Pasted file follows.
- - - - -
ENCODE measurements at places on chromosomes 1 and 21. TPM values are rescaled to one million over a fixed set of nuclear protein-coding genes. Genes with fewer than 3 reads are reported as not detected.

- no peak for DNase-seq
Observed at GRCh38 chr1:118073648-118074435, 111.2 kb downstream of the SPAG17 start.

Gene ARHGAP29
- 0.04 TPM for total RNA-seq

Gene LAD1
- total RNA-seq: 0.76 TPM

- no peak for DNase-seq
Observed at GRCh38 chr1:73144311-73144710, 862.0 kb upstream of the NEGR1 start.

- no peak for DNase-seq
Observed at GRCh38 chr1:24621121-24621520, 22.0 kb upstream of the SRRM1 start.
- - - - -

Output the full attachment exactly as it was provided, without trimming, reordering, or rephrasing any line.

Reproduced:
ENCODE measurements at places on chromosomes 1 and 21. TPM values are rescaled to one million over a fixed set of nuclear protein-coding genes. Genes with fewer than 3 reads are reported as not detected.

- no peak for DNase-seq
Observed at GRCh38 chr1:118073648-118074435, 111.2 kb downstream of the SPAG17 start.

Gene ARHGAP29
- 0.04 TPM for total RNA-seq

Gene LAD1
- total RNA-seq: 0.76 TPM

- no peak for DNase-seq
Observed at GRCh38 chr1:73144311-73144710, 862.0 kb upstream of the NEGR1 start.

- no peak for DNase-seq
Observed at GRCh38 chr1:24621121-24621520, 22.0 kb upstream of the SRRM1 start.